Oil rose towards $112 per barrel on Monday on signs economic growth in China, the world's second-biggest oil consumer, was starting to recover.
Activity in China's manufacturing sector quickened for the first time in 13 months in November, a survey of private factory managers found, adding to evidence of a pickup after seven quarters of slowing growth.
"Crude oil prices are beginning the new week of trading up thanks to positive economic data from China," said Carsten Fritsch of Commerzbank. "The geopolitical tensions in the Middle East are also playing their part."
Brent futures were up 46 cents at $111.69 per barrel by 1336 GMT, after rising 2.3 percent in November. U.S. crude rose 67 cents to $89.58 per barrel.
Turmoil in the Middle East also supported oil. Egypt's top court shut down over Islamist protests and Syrian forces pounded rebel-held suburbs around Damascus with fighter jets on Sunday.
"The on-going Syrian tension, the tentative Israel-Hamas ceasefire ... and the rift over the new Egyptian constitution ... it is not hard to see why geopolitics are supportive," Tamas Varga, an oil analyst at brokers PVM Oil Associates in London, said in a research note.
The HSBC Purchasing Managers Survey (PMI), which focuses on China's private export-oriented manufacturers, rose to 50.5 in November, inching above the 50-mark that separates growth from contraction for the first time in 13 months.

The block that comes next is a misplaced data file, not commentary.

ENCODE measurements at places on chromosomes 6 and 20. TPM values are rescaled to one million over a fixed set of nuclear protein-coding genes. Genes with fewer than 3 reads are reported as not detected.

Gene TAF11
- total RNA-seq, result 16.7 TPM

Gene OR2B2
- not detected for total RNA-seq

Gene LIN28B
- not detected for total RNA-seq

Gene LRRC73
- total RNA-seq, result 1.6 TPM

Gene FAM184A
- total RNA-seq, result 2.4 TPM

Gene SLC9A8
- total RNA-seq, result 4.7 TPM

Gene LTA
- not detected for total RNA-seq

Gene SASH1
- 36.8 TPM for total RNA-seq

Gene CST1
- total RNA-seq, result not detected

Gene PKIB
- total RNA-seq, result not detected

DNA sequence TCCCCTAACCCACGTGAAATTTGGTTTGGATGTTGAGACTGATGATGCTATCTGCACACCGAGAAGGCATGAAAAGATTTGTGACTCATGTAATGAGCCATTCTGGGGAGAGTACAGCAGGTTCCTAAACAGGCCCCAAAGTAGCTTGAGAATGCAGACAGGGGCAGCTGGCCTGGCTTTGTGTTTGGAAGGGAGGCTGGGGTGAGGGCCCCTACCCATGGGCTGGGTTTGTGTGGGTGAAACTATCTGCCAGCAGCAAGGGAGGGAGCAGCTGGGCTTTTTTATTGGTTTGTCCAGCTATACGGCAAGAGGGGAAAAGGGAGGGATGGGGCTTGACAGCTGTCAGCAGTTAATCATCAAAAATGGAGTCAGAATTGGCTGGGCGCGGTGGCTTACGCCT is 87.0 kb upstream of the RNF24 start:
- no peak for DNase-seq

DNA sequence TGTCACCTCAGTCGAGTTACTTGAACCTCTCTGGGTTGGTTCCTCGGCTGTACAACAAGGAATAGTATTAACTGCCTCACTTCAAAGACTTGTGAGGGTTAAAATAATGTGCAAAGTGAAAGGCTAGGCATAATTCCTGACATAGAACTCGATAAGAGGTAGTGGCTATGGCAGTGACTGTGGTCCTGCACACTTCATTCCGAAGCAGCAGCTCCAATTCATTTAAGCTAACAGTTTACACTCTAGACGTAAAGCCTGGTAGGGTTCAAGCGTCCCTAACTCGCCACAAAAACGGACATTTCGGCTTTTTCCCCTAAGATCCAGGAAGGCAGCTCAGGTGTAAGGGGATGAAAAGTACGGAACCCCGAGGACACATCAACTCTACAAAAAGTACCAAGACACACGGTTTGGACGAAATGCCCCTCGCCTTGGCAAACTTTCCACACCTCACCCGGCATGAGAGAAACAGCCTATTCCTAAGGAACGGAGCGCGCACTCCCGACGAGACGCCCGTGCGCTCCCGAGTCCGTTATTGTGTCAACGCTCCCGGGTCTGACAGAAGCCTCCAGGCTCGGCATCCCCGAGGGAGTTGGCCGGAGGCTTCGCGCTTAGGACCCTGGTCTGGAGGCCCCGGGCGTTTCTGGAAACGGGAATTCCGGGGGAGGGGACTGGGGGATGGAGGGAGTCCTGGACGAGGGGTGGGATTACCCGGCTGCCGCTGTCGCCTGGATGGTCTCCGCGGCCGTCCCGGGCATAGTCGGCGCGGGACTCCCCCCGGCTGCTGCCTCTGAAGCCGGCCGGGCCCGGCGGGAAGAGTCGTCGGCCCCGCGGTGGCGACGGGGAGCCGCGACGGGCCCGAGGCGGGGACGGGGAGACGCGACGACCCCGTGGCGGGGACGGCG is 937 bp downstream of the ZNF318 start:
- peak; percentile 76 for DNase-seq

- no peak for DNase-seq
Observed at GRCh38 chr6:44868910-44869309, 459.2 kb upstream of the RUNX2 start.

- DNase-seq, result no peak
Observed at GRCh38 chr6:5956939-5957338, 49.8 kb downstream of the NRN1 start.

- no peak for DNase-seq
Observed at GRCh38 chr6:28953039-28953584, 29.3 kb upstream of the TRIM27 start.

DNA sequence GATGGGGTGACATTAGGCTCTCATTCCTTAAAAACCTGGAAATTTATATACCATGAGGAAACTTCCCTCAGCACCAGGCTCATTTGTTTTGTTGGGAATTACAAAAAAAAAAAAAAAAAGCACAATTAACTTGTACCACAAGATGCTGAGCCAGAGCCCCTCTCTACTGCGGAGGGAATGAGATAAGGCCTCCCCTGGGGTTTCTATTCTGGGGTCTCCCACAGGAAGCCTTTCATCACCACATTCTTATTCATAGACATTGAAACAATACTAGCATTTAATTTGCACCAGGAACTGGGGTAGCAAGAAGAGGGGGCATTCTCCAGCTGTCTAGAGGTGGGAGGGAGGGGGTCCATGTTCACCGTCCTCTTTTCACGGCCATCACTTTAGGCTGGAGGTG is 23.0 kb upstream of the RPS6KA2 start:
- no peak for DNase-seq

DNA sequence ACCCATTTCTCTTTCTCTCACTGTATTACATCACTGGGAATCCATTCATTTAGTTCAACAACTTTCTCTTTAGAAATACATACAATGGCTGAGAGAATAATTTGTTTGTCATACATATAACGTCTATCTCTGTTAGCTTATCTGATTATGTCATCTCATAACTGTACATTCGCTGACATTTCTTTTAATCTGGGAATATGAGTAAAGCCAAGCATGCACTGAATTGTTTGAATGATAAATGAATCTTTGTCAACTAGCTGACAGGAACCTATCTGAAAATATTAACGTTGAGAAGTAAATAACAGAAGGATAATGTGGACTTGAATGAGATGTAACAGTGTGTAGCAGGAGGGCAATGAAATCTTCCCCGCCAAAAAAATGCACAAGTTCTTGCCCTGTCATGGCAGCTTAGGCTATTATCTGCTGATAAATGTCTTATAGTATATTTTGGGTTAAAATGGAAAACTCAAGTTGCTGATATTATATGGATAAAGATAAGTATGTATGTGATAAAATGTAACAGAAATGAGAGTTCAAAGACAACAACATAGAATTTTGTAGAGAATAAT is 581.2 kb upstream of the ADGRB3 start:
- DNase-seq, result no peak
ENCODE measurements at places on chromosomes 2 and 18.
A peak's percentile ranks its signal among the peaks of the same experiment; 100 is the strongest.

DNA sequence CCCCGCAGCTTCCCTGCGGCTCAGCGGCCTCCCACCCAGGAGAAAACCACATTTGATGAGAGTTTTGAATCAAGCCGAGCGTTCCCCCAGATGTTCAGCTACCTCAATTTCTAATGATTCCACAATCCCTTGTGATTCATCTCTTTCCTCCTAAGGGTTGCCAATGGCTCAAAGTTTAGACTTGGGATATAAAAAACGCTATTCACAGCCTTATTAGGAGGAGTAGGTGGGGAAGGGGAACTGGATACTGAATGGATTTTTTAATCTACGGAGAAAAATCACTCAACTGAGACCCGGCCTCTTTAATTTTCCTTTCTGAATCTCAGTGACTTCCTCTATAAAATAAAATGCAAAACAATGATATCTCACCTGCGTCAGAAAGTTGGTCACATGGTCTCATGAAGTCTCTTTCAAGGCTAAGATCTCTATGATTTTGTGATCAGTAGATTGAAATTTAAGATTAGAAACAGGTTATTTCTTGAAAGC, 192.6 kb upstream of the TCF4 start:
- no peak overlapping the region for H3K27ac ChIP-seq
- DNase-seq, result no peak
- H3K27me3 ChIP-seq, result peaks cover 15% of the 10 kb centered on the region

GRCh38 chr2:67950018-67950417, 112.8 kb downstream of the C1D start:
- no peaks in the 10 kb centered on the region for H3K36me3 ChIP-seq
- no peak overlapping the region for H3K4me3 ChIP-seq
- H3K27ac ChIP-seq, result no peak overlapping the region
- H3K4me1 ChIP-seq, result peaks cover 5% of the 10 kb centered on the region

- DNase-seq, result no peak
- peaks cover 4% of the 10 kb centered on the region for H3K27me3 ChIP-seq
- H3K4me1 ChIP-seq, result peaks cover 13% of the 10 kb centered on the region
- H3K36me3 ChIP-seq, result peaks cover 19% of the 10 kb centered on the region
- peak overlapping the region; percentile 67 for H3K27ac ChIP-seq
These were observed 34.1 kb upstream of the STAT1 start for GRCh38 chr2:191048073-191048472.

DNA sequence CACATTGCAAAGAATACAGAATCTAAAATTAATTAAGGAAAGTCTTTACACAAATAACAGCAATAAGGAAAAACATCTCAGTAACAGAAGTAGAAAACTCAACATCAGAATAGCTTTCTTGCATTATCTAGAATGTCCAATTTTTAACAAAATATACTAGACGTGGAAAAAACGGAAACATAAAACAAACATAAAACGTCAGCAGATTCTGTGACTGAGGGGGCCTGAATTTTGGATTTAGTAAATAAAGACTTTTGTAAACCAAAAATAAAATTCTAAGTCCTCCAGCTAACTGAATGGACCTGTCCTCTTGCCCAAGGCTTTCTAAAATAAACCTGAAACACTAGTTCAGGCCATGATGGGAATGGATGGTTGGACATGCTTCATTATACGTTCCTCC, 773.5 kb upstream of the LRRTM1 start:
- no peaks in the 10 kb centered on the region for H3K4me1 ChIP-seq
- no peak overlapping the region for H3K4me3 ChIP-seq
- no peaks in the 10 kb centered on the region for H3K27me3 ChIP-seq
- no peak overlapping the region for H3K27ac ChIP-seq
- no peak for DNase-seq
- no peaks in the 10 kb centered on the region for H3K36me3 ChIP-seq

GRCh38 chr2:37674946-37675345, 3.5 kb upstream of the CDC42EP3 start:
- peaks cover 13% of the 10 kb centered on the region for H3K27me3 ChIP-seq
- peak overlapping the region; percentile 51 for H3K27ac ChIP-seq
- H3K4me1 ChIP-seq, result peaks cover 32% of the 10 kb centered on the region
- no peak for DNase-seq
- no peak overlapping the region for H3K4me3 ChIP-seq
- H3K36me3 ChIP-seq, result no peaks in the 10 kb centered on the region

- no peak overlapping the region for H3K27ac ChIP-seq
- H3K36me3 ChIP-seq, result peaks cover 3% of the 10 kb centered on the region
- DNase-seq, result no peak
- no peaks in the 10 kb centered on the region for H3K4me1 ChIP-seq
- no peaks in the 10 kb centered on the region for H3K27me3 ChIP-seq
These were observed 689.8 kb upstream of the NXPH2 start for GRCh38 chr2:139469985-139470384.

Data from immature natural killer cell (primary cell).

Investors will now be awaiting China's industrial output and trade data later this month for further confirmation of revival in the world's biggest energy consumer.
Concern over the United States' fiscal deficit and talks on the upcoming fiscal cliff, a $600 billion package of tax hikes and spending cuts which may plunge the world's biggest economy into deep recession, kept oil price gains in check.
"It's the main downside risk for prices as it could increase risk-aversion, push up the U.S. dollar and therefore weigh on commodities prices and also on oil prices," Fritsch said.
The package takes effect at the end of the year and President Barack Obama's administration and congressional leaders are trying to work toward a deficit reduction in the next session of Congress that begins in January. (Additional reporting by Ramya Venugopal in Singapore; editing by Willian Hardy)